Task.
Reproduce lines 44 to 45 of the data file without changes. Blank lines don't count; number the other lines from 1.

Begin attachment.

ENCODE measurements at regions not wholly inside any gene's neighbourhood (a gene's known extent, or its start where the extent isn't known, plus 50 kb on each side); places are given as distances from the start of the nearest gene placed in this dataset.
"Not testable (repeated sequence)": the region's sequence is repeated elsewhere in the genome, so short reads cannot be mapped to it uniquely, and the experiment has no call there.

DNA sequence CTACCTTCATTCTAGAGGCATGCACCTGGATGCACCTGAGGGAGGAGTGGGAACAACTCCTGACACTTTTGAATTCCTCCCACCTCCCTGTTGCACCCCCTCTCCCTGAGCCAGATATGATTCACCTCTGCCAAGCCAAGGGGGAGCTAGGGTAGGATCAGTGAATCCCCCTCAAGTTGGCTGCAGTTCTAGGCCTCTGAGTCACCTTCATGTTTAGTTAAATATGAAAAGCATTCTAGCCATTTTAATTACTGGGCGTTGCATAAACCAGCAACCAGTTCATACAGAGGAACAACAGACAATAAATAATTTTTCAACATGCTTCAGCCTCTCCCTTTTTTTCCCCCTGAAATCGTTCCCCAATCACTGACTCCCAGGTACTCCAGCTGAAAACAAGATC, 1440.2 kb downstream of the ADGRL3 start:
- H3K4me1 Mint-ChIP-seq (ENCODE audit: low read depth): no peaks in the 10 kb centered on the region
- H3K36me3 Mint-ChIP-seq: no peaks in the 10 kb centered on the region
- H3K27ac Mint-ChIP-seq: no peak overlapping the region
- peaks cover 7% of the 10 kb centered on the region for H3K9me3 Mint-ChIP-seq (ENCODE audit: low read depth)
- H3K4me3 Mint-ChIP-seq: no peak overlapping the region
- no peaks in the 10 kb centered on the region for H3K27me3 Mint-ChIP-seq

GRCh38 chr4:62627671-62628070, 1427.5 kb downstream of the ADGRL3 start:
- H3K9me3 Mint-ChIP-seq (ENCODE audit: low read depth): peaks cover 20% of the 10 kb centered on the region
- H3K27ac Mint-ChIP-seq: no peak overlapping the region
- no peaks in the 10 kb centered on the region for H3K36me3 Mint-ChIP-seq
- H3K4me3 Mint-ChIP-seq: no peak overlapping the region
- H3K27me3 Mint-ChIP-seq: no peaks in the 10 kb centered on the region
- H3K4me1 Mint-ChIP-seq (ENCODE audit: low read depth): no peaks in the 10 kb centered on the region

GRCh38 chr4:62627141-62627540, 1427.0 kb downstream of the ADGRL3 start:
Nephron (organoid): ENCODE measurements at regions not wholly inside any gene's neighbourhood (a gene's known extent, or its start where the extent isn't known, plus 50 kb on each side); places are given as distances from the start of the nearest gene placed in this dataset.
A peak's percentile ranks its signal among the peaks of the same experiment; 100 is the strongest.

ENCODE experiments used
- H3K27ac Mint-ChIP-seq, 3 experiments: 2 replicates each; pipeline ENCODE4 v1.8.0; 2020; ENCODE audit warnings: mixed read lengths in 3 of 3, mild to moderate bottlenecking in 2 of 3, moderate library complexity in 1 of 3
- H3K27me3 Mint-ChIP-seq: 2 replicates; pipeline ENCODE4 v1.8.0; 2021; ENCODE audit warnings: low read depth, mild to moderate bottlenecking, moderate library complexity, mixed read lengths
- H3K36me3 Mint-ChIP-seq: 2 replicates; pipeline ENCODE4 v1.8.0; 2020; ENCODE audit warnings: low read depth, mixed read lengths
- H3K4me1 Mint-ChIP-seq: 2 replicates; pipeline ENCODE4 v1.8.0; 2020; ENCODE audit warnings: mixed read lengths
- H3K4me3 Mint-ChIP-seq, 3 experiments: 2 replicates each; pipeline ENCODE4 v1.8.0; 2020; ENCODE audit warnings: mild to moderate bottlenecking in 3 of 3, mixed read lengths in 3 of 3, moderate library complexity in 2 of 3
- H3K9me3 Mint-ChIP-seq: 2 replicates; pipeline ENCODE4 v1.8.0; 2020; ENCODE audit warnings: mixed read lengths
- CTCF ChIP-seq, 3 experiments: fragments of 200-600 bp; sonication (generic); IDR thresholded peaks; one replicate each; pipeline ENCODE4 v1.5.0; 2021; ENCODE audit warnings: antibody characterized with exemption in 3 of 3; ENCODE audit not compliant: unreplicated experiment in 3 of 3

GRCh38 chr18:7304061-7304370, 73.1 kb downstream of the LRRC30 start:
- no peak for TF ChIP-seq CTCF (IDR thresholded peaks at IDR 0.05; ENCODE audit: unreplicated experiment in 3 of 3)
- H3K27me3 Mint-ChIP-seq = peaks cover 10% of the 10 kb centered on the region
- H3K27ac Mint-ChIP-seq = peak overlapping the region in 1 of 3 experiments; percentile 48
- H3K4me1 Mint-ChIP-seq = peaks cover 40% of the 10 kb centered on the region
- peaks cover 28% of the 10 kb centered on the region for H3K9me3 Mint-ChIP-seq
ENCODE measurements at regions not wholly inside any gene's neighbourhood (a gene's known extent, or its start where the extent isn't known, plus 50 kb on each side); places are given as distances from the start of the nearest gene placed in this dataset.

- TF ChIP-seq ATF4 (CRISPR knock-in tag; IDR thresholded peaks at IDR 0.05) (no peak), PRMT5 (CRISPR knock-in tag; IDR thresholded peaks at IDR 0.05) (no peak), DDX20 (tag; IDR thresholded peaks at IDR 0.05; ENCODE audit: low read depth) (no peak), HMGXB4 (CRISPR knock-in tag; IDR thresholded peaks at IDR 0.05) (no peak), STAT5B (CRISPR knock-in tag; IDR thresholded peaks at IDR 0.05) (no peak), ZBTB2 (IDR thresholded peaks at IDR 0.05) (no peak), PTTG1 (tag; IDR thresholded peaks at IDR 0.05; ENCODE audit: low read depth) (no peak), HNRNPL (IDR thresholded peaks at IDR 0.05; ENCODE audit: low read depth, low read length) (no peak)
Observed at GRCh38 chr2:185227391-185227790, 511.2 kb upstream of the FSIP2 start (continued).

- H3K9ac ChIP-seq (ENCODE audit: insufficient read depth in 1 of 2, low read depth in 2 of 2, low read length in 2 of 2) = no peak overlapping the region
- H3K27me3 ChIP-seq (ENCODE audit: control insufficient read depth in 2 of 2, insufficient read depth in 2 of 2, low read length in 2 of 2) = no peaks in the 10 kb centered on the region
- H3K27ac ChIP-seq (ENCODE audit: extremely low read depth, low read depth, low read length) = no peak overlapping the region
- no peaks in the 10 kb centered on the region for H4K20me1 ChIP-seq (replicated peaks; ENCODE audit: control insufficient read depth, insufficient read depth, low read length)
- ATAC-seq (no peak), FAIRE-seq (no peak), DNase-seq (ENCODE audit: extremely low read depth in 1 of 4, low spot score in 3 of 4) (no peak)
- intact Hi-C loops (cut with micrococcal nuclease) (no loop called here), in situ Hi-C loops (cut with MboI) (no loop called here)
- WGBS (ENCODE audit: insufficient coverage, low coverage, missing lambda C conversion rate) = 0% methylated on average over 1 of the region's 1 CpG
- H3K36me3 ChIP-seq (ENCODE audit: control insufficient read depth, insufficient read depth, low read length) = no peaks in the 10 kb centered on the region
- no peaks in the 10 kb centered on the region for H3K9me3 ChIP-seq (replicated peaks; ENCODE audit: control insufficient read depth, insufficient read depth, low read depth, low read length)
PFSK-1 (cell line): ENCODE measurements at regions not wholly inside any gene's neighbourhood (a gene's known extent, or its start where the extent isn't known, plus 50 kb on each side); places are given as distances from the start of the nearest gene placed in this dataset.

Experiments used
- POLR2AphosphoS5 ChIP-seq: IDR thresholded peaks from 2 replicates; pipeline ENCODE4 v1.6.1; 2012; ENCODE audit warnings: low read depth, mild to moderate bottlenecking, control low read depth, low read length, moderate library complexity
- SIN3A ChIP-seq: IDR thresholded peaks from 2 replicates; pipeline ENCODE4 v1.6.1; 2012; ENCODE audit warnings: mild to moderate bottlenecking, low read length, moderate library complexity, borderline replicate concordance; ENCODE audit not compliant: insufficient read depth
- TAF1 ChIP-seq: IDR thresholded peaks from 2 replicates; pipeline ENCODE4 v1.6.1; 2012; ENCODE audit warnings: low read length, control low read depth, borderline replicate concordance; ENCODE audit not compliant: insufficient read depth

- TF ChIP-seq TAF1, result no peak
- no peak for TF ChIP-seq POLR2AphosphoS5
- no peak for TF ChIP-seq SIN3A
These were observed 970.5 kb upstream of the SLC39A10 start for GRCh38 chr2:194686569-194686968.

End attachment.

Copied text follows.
- H3K36me3 ChIP-seq (ENCODE audit: control insufficient read depth, insufficient read depth, low read length) = no peaks in the 10 kb centered on the region
- no peaks in the 10 kb centered on the region for H3K9me3 ChIP-seq (replicated peaks; ENCODE audit: control insufficient read depth, insufficient read depth, low read depth, low read length)